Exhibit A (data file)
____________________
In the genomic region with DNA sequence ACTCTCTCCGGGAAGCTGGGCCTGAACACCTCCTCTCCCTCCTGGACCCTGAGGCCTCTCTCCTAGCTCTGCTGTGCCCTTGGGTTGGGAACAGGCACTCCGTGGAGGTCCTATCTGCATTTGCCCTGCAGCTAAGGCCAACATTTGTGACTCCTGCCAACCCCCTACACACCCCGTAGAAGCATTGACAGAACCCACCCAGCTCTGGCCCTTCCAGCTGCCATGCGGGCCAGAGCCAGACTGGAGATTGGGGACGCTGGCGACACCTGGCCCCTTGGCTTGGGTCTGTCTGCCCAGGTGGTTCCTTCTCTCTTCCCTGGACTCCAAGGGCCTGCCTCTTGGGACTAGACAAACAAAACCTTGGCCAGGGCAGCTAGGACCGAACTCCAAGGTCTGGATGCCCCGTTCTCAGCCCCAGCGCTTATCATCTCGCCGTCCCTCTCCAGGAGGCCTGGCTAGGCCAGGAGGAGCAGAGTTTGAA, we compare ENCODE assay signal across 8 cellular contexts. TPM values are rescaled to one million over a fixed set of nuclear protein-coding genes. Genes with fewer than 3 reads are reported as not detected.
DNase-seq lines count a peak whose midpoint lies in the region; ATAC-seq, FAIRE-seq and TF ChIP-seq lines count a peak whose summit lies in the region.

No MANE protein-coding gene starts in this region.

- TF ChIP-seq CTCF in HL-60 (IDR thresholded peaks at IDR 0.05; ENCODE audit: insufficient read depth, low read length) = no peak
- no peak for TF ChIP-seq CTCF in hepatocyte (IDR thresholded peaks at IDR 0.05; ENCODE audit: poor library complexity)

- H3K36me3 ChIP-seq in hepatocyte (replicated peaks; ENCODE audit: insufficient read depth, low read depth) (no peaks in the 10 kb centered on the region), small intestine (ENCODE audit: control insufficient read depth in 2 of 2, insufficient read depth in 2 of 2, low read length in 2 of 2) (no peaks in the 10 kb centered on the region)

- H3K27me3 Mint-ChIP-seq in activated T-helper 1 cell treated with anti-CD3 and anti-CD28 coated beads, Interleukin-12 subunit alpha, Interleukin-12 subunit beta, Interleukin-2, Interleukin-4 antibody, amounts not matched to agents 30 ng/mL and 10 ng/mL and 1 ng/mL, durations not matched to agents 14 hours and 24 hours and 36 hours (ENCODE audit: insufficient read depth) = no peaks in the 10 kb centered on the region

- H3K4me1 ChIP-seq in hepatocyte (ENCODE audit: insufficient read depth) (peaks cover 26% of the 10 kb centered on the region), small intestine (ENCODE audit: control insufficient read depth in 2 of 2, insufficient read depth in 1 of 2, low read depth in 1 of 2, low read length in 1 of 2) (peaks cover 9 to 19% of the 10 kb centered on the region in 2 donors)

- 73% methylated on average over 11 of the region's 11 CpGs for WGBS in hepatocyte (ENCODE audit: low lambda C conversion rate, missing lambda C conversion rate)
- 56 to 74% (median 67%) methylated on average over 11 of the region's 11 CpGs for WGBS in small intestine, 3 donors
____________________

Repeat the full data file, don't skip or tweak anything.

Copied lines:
In the genomic region with DNA sequence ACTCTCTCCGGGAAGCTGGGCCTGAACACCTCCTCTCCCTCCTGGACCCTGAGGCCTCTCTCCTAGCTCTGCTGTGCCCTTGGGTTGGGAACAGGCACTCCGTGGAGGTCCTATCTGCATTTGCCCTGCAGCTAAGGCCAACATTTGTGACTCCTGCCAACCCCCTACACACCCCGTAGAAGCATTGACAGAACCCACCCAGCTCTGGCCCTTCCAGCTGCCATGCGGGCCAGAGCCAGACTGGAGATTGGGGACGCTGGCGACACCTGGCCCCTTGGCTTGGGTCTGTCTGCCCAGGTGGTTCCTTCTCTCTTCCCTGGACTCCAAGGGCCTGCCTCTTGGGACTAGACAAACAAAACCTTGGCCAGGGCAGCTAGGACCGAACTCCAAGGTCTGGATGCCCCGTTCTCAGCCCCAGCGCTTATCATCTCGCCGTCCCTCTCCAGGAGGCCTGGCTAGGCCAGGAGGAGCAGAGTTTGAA, we compare ENCODE assay signal across 8 cellular contexts. TPM values are rescaled to one million over a fixed set of nuclear protein-coding genes. Genes with fewer than 3 reads are reported as not detected.
DNase-seq lines count a peak whose midpoint lies in the region; ATAC-seq, FAIRE-seq and TF ChIP-seq lines count a peak whose summit lies in the region.

No MANE protein-coding gene starts in this region.

- TF ChIP-seq CTCF in HL-60 (IDR thresholded peaks at IDR 0.05; ENCODE audit: insufficient read depth, low read length) = no peak
- no peak for TF ChIP-seq CTCF in hepatocyte (IDR thresholded peaks at IDR 0.05; ENCODE audit: poor library complexity)

- H3K36me3 ChIP-seq in hepatocyte (replicated peaks; ENCODE audit: insufficient read depth, low read depth) (no peaks in the 10 kb centered on the region), small intestine (ENCODE audit: control insufficient read depth in 2 of 2, insufficient read depth in 2 of 2, low read length in 2 of 2) (no peaks in the 10 kb centered on the region)

- H3K27me3 Mint-ChIP-seq in activated T-helper 1 cell treated with anti-CD3 and anti-CD28 coated beads, Interleukin-12 subunit alpha, Interleukin-12 subunit beta, Interleukin-2, Interleukin-4 antibody, amounts not matched to agents 30 ng/mL and 10 ng/mL and 1 ng/mL, durations not matched to agents 14 hours and 24 hours and 36 hours (ENCODE audit: insufficient read depth) = no peaks in the 10 kb centered on the region

- H3K4me1 ChIP-seq in hepatocyte (ENCODE audit: insufficient read depth) (peaks cover 26% of the 10 kb centered on the region), small intestine (ENCODE audit: control insufficient read depth in 2 of 2, insufficient read depth in 1 of 2, low read depth in 1 of 2, low read length in 1 of 2) (peaks cover 9 to 19% of the 10 kb centered on the region in 2 donors)

- 73% methylated on average over 11 of the region's 11 CpGs for WGBS in hepatocyte (ENCODE audit: low lambda C conversion rate, missing lambda C conversion rate)
- 56 to 74% (median 67%) methylated on average over 11 of the region's 11 CpGs for WGBS in small intestine, 3 donors